## I can see clearly now the dimensionality is gone…

Often, when investigating a new dataset, it is helpful to create visualizations of the data to get some intuition of what is going on. This is straightforward when the original data has dimension 2 or 3 but what can we do about higher dimensional data? One option is to reduce the dimensionality of the dataset into something that can be easily visualized (usually 2 or 3 dimensions). There are a slew of algorithms for this task including principal component analysis (PCA), multidimensional scaling (MDS), isomap, etc. The manifold learning algorithm we want to explore today is called t-distributed stochastic neighbor embedding (t-SNE). t-SNE works by trying to find a nonlinear, lower dimensional representation of the data such that points that are “close” in the original data remain “close” in the lower dimensional space and points that are “far” stay “far”.

## Show me the data…

At PokitDok we process a lot of claims through our API and determining what a certain insurance carrier will pay for a certain claim is a very nontrivial task. One attribute we are often interested in modeling is the relationship between diagnosis codes (ICD9/10) and insurance payments for a given procedure (CPT code). So let's look at a de-identified set of claim service lines submitted to a single payer for a single CPT code.

Let’s gather some dependencies:

Pandas is highly leveraged at PD for analysis of datasets that can fit on a single machine so let’s load up a pandas DataFrame. We start off with 5 columns; the provider’s NPI, the patient’s ID, the diagnosis code (ICD9/10), the billed amount, and the payment amount. The NPI, patient ID, and ICD columns are categorical variables so we can use pandas to encode these values into numerical values by expanding the column space of the DataFrame.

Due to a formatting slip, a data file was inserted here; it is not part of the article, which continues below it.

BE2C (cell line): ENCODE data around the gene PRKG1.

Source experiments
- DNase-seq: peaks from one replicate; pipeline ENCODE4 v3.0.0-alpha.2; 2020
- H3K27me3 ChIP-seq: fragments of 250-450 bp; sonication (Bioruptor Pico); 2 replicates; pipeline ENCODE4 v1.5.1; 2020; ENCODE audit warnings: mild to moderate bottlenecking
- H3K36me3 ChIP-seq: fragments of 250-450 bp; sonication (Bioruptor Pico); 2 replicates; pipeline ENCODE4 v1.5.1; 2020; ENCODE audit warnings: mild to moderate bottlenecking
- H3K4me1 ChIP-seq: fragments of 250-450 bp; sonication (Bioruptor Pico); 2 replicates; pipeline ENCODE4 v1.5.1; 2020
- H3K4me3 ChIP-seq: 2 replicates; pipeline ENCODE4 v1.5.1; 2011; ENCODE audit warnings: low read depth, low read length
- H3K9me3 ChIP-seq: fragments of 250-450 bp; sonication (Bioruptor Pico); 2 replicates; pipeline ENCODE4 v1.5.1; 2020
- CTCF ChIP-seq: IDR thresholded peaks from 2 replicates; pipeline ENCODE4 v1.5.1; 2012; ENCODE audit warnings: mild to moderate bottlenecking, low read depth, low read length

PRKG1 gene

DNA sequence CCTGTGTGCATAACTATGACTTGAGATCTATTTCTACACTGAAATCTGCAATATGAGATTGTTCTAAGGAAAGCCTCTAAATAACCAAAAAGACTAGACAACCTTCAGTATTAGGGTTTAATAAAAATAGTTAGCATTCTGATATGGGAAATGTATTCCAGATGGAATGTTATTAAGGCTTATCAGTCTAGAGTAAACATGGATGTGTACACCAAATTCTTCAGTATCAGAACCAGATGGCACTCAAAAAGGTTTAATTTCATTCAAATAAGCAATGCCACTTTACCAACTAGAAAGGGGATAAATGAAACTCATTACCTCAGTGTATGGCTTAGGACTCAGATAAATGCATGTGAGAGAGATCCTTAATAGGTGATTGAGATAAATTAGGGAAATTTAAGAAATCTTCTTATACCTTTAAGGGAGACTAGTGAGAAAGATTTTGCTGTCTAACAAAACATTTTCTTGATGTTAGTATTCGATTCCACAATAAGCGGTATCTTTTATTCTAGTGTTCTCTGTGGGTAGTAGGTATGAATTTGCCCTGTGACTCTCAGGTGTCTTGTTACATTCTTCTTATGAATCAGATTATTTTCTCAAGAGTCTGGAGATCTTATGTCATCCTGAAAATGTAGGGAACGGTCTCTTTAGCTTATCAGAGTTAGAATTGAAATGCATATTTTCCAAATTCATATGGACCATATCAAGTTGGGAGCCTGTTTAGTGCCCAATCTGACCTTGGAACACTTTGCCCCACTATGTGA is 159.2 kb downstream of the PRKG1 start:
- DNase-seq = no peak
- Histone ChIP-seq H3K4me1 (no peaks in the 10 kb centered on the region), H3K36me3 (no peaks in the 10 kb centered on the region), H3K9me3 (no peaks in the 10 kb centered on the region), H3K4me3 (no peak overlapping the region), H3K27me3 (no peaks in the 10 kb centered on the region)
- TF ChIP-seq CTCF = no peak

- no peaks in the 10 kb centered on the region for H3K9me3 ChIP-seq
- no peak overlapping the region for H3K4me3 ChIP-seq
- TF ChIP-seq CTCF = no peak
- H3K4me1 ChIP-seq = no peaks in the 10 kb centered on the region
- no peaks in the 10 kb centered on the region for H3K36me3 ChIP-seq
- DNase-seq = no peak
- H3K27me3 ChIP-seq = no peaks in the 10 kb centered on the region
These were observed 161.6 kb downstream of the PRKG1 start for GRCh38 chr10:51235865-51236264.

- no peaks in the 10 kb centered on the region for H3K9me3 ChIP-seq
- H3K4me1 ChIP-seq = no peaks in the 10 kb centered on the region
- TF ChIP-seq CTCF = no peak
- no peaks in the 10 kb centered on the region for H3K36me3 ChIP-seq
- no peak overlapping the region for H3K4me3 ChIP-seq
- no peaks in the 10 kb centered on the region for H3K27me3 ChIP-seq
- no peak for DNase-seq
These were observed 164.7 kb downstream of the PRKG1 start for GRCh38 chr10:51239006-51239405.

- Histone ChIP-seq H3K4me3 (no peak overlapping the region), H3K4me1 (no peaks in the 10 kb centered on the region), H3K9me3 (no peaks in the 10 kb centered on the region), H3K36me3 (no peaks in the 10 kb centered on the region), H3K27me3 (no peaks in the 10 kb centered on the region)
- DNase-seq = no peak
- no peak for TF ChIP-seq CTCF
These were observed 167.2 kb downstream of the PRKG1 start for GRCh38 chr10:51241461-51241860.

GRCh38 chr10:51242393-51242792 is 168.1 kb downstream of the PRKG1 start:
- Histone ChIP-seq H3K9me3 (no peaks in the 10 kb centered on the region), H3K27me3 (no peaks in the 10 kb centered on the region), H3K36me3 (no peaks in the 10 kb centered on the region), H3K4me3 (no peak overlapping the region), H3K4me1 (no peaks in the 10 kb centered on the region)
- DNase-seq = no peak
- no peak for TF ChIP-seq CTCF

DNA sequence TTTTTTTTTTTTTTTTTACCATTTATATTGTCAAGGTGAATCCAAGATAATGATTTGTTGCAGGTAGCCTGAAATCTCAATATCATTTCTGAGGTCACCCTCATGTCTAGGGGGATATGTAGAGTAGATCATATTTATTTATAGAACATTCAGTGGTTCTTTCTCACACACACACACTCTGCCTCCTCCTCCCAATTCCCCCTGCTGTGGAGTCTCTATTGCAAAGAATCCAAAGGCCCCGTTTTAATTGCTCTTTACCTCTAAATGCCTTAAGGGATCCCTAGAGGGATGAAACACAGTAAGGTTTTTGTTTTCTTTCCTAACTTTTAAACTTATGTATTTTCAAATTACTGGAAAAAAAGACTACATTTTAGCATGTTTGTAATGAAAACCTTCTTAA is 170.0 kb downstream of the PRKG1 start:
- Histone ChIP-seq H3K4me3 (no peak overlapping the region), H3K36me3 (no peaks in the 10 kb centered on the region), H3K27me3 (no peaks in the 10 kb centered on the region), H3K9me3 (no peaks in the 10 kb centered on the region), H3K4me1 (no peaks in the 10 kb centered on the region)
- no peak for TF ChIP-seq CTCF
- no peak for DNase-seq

Now our DataFrame has 496 columns and the resulting space is very sparse due to the categorical encodings. t-SNE works best when all features have the same scale and scaling pandas DataFrames is very straightforward using scikit-learn's preprocessing module.

Finally before seeing what t-SNE can tell us about our dataset, we define some basic helper functions and environment for running and plotting the resulting low dimensional space.

So let’s see what the algorithm produces without any hyperparameter tuning:

As you can see, all the data is contained in a single cluster, which is not too surprising since the charge and payment amounts are rather normally distributed for this dataset. Also note that the ICD code colors appear uniformly distributed across this space..

t-SNE offers several hyperparameters that can be tuned to affect the embedding. The perplexity parameter tells the algorithm whether to favor local or global distances more and has a default value of 30. Let’s change the value to 5 to favor preserving local neighborhoods over global structure. If the cost function increases during initial optimization, the early exaggeration factor or the learning rate might be too high so we reduce the learning rate from 1000 to 500. The algorithm is bounded in running time by the number of iterations used in the optimization, so we bump that up from the default of 1000 to 10000. Finally, by default, the initial embedding into 2 dimensions is done randomly, but we can use PCA (principal component analysis) to bootstrap the embedding.

And here are the results….

While we have retained the single cluster shape, we have obtained a much better distinction in terms of grouping within the cluster by ICD code. So even though the prices, provider, and patient features regulate the embedding into a single cluster, we can still see that ICD code is a relatively important feature of the claims space.

- Snake_Byte #12: t-SNE?...Gesundheit - December 9, 2016
- Dirty data ETL in healthcare: because IBM EBCDIC is still a thing. - January 5, 2016